Our child’s highchair and graduation gown.
In the last six days I have watched our oldest child receive their high school diploma and dropped them off for their summer dream job. That job will take them away from our home for the entire summer, returning with enough time to switch items in their suitcase before leaving again for college until the Thanksgiving holiday. I have rejoiced with our child, our family, our friends, and our worshipping community at these realized dreams. Yet, my heart is also sad because life has changed forever with these realized dreams.
All those years ago in the delivery room my husband and I chatted about what parenthood might be like, knowing we had no clue what was coming. Parenthood has been so much more than we ever anticipated or planned. I have a clear memory of saying in the delivery room, “I cannot do this.” Just as clear is the Labor & Delivery Nurse’s encouragement and response, “You are doing this.” I have held on to those words countless times over the years; on the nights when I was exhausted and our children were not sleeping; on the days when no amount of logic or reason could change our child’s behavior; in the moments when I realized how powerless I was to protect my children; and each time I had to watch my children fail so they would learn. At times I have clung to those words like a lifeline when I thought there was no way I could do this thing called parenting.
Those were the words I clung to as I drove away from our child, watching them walk away in the rear view mirror. I am so excited for our child’s adventures, and to be a part of all that is coming. Yet, letting go was the hardest act I have ever committed. In that moment I was transported to the moment of their birth when I thought there was no way I could do this, yet I did and I held that precious baby on my chest marveling at the gift of we had been given.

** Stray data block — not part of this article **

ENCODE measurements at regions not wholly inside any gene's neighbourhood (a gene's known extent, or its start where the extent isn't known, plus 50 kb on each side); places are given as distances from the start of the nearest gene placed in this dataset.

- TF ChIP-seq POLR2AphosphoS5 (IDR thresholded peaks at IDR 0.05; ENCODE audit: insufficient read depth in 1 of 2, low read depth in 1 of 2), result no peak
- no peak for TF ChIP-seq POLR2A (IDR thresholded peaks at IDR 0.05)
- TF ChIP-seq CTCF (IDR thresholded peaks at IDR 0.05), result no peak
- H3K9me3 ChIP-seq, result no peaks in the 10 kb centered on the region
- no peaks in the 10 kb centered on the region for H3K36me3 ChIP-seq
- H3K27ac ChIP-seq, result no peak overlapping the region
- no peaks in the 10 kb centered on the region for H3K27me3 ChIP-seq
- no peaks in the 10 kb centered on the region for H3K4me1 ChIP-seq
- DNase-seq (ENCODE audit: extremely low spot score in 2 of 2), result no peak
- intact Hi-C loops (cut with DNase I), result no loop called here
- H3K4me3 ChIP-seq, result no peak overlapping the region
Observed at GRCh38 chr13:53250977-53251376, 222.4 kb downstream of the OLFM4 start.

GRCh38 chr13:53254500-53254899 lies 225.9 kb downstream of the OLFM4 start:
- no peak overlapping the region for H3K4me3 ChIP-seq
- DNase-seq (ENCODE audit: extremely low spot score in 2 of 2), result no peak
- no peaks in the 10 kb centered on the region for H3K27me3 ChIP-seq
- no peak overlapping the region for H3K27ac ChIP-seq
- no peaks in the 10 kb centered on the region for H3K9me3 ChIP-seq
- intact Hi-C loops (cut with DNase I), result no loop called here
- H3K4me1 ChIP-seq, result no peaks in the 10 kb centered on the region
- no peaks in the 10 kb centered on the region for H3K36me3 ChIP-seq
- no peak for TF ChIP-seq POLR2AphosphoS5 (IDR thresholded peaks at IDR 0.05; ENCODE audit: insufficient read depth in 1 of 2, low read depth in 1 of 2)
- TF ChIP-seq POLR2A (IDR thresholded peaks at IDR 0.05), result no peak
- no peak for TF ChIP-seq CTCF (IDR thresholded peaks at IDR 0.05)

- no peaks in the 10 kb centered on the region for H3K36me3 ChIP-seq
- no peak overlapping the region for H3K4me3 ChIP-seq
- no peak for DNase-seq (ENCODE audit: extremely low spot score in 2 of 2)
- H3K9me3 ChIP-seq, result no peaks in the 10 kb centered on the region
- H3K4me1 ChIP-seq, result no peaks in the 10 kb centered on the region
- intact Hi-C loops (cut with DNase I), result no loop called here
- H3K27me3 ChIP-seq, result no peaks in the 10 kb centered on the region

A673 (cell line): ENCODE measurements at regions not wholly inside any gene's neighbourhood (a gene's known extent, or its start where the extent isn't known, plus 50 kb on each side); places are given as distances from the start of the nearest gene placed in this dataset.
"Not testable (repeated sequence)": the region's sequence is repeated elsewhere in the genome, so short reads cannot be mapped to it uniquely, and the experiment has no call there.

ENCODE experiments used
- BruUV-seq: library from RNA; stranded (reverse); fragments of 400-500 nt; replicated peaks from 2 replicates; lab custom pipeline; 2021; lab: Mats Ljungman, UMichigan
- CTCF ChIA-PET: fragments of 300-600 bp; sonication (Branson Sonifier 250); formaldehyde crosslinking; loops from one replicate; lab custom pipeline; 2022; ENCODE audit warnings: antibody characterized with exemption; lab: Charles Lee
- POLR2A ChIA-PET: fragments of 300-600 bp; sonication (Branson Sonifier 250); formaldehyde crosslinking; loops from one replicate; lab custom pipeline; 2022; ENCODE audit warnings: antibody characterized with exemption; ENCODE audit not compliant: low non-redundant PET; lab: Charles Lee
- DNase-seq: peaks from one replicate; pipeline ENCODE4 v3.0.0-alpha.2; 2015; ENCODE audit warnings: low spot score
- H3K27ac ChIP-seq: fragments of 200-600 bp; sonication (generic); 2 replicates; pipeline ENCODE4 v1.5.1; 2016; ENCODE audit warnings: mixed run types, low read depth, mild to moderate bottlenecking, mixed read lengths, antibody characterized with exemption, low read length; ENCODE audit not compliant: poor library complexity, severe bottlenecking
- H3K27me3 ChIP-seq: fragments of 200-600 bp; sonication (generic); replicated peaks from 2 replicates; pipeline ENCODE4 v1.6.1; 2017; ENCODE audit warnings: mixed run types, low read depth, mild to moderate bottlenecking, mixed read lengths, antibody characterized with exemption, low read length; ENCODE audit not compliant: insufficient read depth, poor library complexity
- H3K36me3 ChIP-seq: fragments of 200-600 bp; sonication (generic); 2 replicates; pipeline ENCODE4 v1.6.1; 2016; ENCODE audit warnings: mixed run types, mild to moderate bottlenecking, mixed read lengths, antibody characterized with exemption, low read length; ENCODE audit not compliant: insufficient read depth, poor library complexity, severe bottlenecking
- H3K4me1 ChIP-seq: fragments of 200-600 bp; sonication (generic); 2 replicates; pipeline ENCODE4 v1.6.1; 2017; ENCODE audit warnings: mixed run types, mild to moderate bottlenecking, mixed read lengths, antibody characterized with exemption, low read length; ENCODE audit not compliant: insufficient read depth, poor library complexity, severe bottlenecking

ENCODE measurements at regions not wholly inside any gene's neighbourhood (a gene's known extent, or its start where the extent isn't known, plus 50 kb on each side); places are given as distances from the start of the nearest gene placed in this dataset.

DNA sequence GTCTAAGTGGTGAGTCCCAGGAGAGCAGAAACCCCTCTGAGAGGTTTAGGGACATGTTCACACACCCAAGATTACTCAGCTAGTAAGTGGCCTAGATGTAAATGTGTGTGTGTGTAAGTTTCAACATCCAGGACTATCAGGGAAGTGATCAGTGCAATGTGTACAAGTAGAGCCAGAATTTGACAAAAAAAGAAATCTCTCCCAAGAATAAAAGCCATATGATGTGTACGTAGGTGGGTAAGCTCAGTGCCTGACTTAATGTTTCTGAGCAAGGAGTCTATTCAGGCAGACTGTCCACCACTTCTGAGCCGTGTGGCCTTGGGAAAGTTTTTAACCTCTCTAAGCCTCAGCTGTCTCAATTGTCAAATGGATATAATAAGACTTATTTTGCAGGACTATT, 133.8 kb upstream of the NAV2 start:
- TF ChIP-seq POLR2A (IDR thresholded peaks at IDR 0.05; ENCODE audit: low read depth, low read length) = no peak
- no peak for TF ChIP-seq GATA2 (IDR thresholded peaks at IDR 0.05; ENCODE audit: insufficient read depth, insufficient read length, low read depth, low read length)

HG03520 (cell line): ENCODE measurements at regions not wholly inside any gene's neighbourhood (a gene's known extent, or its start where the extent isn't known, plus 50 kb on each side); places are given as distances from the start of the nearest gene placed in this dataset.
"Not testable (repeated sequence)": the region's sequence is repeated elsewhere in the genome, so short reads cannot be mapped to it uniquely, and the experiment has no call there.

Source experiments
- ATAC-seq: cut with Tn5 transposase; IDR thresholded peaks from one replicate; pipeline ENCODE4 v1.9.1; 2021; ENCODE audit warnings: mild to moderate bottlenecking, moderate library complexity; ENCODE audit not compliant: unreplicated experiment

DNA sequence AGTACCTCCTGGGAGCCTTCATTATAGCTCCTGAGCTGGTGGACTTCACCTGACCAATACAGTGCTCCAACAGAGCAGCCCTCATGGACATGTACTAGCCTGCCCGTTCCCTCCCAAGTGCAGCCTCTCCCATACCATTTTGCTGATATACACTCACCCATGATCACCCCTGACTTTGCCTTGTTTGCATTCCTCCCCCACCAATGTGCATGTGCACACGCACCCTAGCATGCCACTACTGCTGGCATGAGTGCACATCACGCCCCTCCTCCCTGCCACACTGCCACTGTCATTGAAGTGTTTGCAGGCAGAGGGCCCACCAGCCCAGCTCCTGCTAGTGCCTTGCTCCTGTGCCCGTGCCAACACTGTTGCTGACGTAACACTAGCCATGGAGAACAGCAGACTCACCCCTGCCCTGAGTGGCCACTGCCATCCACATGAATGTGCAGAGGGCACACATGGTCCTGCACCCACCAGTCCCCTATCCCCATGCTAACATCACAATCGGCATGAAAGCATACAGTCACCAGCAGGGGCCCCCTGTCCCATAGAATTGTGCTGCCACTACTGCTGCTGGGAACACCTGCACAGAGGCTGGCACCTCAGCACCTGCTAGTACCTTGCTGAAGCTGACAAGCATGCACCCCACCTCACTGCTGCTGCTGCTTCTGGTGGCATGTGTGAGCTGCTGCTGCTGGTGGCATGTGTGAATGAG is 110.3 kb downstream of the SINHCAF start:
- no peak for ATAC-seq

I did not think I could do this letting go, yet I did. Today I am doing it still. Tomorrow I will continue. I trust eventually this new stage of parenthood will become more than we ever anticipated or planned. I remain thankful for the nurse who assured me I could do this, for my partner in parenting, and for the children who are making my life more than I ever dreamed possible.
In the fellowship hall (large dining room with the kitchen) in our church building there is an old Communion Table (table used in a worship service for the sacrament of Communion) upon which a plastic nativity set lives during Advent (four weeks before Christmas) and Christmas. Each year we bring this set out, try to remember to place the step stool in front of the table and a sign that says “please play with this set.” Some years we forget all but the set.
Then the fun begins. The custodian and I take turns moving the pieces all around the table and creating a jumble of all the pieces. The next time a child comes in the room they put it all back together. On a Sunday morning this can go on for the whole time the building is occupied. I will walk by the table and mix up the pieces only to come back five minutes later and there are no children around but the pieces are back in an order. I do what any good humored person would do, I mix them up again.
This year I took baby Jesus from the pieces and hid him in my office mailbox. When the children seemed too fearful to remove him I handed him off to one of our youngest children and asked him to hold on to Jesus until the older kids came looking for him. His sparkling joyful eyes were a gift that morning.
This tradition of ours is one I look forward to each year. It is simple, makes me laugh, and the continued participation of our teenagers in the game fills my heart. Yes, we talk about the Christmas Story. Yes, the children lead worship with a program each year. Those are meaningful parts of the season too. But it is this simple game played with our children that ushers in the season for me.
The season begins for me with the laughter I overhear when little hands are trying to rush to put the pieces back in the stable as I come around the corner, being sure to make noise so they know it is me; with the questions about a missing pieces asked in the all-knowing voice of a child who has played this game with me before; with the whisper of the teenage voices telling me they mixed the pieces up this time while a little one was taking off their coat; and with the laughter shared with the custodian as we think about what to do next time.
As we approach the end of Advent and welcome the joy of Christmas morning I am thankful for the children who remind me of the joy of life that is best when shared with others.